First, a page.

fossil checkout ver_2_0
or fossil co ver_2_0 , it's the same thing. The checkout command replaces the working files with those in the local repository and sets the specified branch (if one is specified) as the current one. Now all of our subsequent changes will relate to the ver_2_0 branch. If we need to make the changes in the trunk branch that we worked out in ver_2_0, go to trunk and merge:

fossil co trunk
fossil merge ver_2_0

When combining, conflicts can arise - I talked about how to deal with them above.

There are also so-called personal branches, they remain in the local repository and are not transferred to the server, such branches are formed if the --private parameter is added to the branch command .

Well, that’s all that I planned to tell. Of course, not all issues were covered here, not all the teams and not all parameters (I think, even a smaller part) of the teams that were discussed. But there is documentation for this. There is still an interesting topic that was worth mentioning - the possibility of creating my own scripts in the built-in Tcl - similar to the TH language, but I myself still did not understand this.

In the end, I would like to answer the question that was most often asked in the comments to the first part of the article: why Fossil is better than Git or Mercurial.
I’m not trying to persuade anyone to switch to Fossil with another VCS, moreover, I consider it unproductive to change the VCS that you use to another if everything suits you and there are no serious reasons for migration. The version control system is just a tool and it should not be in the forefront in your work. Another thing, if you only select VCS for yourself - in this case it is worth considering Fossil as a completely worthy option that provides all the necessary features.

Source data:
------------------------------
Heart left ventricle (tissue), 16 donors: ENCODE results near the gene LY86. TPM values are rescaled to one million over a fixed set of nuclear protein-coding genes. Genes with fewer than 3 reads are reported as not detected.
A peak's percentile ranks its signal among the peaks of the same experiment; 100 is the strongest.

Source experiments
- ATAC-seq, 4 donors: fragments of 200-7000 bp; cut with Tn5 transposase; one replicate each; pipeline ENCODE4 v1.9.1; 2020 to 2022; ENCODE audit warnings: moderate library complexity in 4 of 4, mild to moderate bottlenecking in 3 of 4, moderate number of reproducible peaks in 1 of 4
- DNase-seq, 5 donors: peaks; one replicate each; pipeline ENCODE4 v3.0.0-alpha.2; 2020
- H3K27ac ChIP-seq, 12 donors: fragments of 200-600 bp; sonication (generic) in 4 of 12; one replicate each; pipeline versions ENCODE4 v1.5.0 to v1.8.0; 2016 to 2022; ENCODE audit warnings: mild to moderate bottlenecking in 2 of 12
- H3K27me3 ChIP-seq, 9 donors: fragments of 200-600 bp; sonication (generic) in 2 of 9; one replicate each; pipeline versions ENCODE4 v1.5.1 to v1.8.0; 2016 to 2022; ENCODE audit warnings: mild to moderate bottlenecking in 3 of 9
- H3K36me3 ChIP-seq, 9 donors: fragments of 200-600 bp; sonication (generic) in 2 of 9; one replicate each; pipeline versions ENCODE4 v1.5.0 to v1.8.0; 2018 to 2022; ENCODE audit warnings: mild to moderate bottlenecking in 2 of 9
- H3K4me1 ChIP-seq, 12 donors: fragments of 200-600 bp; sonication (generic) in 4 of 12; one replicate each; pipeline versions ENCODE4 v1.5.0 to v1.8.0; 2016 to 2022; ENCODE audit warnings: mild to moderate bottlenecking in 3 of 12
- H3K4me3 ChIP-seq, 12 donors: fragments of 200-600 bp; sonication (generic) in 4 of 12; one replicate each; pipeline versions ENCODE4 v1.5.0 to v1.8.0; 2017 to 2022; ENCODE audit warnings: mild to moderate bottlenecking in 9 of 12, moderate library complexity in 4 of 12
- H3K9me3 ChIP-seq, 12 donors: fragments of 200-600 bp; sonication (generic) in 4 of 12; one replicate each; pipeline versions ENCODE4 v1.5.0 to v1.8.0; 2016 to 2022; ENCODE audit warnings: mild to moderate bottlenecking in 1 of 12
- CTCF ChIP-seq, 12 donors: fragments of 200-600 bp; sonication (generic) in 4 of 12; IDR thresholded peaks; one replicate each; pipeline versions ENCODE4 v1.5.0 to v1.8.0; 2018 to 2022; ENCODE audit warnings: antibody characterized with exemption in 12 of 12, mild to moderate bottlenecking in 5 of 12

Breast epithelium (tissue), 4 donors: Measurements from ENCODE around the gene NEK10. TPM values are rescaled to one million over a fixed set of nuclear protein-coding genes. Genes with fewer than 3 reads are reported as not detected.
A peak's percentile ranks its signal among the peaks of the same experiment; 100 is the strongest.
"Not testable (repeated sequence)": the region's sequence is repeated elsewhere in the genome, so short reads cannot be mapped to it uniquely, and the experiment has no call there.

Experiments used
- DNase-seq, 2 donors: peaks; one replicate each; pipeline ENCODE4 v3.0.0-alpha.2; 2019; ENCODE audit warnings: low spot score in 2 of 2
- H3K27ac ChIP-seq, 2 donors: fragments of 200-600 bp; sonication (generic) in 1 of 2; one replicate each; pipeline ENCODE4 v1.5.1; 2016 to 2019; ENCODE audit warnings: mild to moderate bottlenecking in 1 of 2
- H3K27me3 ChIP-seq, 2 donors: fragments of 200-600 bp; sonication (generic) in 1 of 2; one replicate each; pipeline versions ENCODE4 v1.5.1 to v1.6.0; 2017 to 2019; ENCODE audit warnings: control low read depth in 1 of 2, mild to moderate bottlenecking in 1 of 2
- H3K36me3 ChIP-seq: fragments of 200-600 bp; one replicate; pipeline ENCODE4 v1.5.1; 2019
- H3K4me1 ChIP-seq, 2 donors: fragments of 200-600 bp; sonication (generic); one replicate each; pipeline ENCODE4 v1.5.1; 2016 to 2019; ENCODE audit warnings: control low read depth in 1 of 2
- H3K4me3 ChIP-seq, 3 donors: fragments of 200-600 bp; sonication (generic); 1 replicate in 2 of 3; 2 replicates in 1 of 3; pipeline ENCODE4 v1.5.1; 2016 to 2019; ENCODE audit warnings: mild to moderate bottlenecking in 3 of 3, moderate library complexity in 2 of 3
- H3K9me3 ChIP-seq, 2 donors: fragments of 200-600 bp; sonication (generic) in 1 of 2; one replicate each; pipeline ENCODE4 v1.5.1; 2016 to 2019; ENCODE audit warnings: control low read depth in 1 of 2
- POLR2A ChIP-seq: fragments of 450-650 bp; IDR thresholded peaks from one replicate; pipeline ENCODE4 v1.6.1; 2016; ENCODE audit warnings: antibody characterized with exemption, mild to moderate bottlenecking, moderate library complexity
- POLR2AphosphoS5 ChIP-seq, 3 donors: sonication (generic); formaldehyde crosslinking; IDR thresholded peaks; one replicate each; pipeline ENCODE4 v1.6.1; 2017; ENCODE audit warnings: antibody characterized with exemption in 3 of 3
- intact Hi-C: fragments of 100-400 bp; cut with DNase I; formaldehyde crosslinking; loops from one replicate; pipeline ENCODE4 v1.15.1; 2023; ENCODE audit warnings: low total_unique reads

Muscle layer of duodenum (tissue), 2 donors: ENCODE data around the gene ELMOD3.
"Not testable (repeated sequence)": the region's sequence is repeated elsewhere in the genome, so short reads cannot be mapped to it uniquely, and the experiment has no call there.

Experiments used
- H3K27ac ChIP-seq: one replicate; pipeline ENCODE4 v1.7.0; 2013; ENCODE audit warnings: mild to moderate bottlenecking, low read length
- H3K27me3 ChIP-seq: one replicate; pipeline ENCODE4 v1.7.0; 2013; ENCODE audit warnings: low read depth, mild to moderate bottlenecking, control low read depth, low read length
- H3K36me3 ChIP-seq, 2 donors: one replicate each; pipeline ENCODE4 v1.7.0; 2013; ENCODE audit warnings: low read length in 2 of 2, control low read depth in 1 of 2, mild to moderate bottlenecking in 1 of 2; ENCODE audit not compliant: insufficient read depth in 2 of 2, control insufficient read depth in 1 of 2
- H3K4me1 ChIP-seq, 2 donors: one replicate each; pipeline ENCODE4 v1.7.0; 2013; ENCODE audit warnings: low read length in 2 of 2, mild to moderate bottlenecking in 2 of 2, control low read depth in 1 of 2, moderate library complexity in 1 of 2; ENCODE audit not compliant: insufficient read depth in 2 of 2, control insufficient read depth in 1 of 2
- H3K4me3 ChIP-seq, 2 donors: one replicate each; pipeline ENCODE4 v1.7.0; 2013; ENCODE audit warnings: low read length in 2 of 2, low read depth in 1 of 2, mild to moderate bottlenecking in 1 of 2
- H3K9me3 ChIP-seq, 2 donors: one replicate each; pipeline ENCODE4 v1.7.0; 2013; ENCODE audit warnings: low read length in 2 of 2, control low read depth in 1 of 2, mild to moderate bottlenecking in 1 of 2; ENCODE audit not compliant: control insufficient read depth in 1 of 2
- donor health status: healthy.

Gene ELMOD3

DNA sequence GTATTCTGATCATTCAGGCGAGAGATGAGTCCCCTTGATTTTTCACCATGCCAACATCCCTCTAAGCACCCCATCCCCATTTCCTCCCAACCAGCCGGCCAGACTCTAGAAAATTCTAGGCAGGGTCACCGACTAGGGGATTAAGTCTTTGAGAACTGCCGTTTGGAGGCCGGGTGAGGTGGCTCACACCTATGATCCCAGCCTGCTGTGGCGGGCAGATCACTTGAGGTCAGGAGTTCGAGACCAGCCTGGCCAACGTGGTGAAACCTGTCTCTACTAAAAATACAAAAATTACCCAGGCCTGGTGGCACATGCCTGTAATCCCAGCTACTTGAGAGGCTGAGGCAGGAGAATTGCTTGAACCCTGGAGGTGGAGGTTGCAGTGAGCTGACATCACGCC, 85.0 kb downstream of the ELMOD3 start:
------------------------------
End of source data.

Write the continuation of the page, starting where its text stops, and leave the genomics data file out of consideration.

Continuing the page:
Is it better or worse? This is largely a matter of personal preference. I like the minimalism of Fossil. I like that to install that client, that the server you just need to copy one file, that there is no need to raise a separate service for the server, that I can carry on the flash drive two small executable files (for Windows and for Linux) and several files - repositories - and this enough to use it anywhere. It seems to me convenient its web - interface and it seems important that it can be used locally. I like that bug-tracking and wiki are built into the system, their data is stored in the same repository and tightly integrated with the rest of the repository, that you can work with them offline, you do not need to use third-party web services and worry about your data in if these services are closed or their policies change.